Food retailer Greggs (LSE: GRG) posted good news yesterday as it swung back into profit for the half year ending 3 July. I think this is one of the fastest turnarounds I have covered in recent months among stocks most affected by the coronavirus crisis.
Back in the black
Its return to the black has been driven by an over 81% increase in revenue compared to last year. It can be argued, of course, that last year does not offer a meaningful comparison, because of the lockdowns. But Greggs’ latest performance is also back to the levels last seen in 2019. Moreover, for July alone, its revenues slightly exceeded those in 2019.
The FTSE 250 company is also expanding its footprint across the UK. It has already opened 48 new shops in the first half of the year, and wants to increase that number to 100 by the end of 2021. It is also finding new ways of reaching customers, including through delivery services and expanding its menu to vegan options.
Greggs share price has run up too much
Clearly, the company is thriving and there is a case for me to buy the stock. However, the Greggs share price has already run up quite a bit. It is trading at levels much higher than it was before the pandemic. I reckon this was in anticipation of better results. And indeed, its performance is good. But I am not sure if the numbers as yet are strong enough to justify the extent of the share price increase.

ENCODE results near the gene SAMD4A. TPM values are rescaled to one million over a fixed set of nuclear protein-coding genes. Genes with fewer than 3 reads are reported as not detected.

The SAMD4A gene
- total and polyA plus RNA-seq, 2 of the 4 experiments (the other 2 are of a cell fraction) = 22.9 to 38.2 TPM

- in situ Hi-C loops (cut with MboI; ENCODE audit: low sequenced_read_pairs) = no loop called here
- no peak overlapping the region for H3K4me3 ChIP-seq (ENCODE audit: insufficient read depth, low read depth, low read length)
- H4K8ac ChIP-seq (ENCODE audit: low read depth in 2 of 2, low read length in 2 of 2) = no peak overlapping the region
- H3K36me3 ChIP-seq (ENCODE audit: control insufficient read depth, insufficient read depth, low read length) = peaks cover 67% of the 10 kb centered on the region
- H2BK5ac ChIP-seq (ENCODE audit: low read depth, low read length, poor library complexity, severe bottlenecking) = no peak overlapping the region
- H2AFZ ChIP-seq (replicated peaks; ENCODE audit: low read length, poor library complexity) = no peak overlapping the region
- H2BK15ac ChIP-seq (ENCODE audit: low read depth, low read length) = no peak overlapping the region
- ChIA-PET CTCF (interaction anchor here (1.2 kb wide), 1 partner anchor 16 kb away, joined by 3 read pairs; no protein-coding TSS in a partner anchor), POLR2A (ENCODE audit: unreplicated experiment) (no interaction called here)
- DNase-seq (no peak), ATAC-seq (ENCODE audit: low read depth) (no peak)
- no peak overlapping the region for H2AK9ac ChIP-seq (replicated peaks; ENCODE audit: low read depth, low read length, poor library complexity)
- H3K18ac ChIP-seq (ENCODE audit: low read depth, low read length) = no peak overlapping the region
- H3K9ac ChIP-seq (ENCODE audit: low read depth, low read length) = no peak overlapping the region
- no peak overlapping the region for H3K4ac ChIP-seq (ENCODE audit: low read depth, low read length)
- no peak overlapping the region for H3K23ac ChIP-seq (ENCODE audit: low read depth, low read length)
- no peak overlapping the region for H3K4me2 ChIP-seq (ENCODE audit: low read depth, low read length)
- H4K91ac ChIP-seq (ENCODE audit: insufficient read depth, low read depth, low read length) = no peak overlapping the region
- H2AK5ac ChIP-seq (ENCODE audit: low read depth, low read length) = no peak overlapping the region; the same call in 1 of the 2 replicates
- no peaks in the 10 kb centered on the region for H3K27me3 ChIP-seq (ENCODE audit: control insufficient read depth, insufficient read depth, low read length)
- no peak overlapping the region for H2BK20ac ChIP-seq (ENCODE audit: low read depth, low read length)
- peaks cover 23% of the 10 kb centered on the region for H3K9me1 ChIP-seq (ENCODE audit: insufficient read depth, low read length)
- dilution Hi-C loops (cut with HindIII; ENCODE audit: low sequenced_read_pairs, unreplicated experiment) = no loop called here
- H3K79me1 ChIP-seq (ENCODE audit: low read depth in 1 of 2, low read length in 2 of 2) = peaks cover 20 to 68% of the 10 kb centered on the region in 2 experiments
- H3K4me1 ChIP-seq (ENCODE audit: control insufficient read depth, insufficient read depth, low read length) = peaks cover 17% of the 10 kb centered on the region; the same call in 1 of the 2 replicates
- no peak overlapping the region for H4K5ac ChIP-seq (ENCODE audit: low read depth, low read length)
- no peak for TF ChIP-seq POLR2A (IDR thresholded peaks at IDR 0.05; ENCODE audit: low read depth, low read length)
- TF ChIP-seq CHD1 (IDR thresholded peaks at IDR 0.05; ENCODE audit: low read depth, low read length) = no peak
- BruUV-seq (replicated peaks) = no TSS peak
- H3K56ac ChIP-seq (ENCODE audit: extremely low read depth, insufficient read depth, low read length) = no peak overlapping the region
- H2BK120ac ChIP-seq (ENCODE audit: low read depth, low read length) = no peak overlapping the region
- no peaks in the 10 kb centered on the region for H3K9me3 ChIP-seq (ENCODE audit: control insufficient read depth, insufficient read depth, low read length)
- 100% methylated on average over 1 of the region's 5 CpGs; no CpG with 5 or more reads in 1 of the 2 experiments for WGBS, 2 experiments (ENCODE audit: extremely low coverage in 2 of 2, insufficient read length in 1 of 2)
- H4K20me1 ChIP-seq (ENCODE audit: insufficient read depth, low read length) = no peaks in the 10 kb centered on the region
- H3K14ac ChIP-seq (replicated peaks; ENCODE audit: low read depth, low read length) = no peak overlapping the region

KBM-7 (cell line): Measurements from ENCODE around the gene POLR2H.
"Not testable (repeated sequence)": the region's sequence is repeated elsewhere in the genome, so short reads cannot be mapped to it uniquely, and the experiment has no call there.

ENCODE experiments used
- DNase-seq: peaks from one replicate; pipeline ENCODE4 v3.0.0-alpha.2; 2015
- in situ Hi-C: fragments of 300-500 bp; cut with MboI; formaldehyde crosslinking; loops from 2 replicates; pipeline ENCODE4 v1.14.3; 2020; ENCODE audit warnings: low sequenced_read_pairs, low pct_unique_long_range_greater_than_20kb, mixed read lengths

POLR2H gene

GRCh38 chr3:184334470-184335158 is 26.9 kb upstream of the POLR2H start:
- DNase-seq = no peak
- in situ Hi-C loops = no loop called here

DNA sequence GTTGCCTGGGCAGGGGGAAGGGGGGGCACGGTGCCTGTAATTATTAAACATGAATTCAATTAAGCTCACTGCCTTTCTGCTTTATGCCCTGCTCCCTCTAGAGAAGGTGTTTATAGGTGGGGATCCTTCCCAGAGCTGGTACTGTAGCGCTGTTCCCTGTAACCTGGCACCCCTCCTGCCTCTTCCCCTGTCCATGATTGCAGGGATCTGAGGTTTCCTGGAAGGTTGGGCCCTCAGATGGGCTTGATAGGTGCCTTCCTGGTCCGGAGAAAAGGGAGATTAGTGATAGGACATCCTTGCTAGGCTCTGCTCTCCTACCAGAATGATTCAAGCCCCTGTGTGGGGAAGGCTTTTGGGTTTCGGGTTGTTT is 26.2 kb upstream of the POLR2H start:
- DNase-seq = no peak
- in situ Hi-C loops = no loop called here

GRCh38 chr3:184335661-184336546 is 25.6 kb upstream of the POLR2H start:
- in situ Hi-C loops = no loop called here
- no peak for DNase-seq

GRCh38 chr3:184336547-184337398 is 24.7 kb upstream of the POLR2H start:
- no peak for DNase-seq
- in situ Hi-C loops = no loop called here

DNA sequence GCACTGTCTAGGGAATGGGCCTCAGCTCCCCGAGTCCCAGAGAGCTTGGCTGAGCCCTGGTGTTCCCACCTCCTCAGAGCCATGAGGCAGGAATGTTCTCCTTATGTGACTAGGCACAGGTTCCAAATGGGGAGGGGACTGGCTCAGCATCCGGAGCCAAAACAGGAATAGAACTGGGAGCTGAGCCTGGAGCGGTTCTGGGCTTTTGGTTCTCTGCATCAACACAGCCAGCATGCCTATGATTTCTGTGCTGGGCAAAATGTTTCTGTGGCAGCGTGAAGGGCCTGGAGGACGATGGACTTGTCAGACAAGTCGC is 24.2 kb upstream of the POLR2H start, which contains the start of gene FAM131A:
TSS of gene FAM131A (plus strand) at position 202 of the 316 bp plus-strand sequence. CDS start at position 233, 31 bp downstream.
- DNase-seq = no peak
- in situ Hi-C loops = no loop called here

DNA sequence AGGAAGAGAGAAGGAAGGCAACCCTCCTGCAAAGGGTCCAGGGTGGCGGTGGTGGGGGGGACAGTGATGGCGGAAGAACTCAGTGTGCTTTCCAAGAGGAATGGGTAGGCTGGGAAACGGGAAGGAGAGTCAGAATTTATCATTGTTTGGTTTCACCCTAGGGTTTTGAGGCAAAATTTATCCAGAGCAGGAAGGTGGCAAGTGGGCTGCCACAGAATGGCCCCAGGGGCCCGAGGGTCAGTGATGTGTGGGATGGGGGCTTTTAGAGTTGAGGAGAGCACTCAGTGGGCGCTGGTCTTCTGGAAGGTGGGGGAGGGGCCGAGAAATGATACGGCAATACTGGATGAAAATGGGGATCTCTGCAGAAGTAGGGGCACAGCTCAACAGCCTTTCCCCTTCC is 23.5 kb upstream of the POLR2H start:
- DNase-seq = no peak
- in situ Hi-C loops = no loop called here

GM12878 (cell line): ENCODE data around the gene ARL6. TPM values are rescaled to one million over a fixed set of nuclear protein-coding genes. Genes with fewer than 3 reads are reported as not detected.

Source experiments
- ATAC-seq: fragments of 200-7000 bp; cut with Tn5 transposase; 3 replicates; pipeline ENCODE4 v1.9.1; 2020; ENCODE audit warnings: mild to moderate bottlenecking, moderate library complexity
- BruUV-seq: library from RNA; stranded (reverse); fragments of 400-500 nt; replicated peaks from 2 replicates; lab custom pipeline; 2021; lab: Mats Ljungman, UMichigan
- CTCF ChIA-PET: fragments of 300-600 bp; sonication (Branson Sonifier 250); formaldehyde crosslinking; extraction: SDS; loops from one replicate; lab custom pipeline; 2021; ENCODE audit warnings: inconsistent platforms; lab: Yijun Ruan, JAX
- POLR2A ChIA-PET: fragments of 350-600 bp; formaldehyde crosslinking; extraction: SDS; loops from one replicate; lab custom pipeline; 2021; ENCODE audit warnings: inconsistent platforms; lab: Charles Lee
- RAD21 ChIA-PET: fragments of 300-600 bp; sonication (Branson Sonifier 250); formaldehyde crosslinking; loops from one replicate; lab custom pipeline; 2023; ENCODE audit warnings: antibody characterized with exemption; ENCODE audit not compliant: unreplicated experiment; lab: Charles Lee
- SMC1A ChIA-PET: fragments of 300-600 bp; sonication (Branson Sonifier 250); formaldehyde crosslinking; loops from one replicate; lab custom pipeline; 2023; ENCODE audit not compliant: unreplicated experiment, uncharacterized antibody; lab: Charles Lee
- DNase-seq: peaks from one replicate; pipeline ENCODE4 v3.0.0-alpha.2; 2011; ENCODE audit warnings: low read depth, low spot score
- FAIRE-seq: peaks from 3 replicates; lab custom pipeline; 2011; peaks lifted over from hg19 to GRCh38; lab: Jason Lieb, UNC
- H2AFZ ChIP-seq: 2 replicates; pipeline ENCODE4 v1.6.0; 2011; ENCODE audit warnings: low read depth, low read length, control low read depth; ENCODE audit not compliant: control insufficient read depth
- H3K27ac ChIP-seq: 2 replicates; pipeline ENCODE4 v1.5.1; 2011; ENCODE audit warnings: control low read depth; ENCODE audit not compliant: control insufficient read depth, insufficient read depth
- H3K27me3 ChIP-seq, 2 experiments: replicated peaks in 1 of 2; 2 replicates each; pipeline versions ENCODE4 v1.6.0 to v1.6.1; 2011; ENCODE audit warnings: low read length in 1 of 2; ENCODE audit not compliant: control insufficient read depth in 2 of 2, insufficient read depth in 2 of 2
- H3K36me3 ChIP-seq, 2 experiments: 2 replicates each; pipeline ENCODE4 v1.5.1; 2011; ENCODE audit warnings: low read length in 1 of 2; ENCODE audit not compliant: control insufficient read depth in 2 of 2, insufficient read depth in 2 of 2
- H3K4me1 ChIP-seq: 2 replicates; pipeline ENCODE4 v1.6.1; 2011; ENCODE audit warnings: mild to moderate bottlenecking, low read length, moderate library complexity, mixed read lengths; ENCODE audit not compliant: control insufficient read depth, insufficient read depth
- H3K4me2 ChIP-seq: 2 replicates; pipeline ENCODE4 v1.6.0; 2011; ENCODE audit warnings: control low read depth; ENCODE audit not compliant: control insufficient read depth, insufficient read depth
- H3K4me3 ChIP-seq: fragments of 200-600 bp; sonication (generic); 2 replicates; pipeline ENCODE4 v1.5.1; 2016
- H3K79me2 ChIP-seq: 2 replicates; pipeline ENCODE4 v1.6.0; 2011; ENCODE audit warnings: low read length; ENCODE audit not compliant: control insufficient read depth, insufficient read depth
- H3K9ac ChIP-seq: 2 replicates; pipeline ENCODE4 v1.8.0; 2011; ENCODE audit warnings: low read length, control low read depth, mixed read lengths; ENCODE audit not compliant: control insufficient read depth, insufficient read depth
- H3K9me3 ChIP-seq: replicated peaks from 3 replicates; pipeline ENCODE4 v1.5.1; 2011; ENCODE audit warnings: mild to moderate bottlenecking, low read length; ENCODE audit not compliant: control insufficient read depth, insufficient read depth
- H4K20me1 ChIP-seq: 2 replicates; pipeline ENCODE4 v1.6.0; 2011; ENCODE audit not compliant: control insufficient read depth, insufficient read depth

Even if I look at it from a relative price perspective, it still looks pricey. The price-to-earnings (P/E) ratio, which allows a comparison across stocks, is around 32 times according to my estimates based on the latest numbers. I could justify these numbers if the stock markets were rallying. Because then they could be explained by broad market euphoria.
That is not the case at present, however. The FTSE 100 index, for instance, has been relatively flat for the past two months. It is also still below its pre-pandemic levels. The story is similar for the FTSE 250 index, of which Greggs is a constituent.
This means that other FTSE 100 and FTSE 250 stocks may just be far more attractive from a relative price perspective. As an investor, I would much rather allocate my funds to companies that have the potential to rise fast than those that already look highly priced.
Based on this reasoning, I think that the pace of the Greggs share increase may slow down. Consider the example from yesterday, when it released its results. The Greggs share price actually fell, and in trading today, it has dipped slightly as I write.
If it keeps up with its performance, as was evident before the pandemic, I think Greggs can still be a great stock to buy for the long term. But I am waiting for a bigger dip before buying it.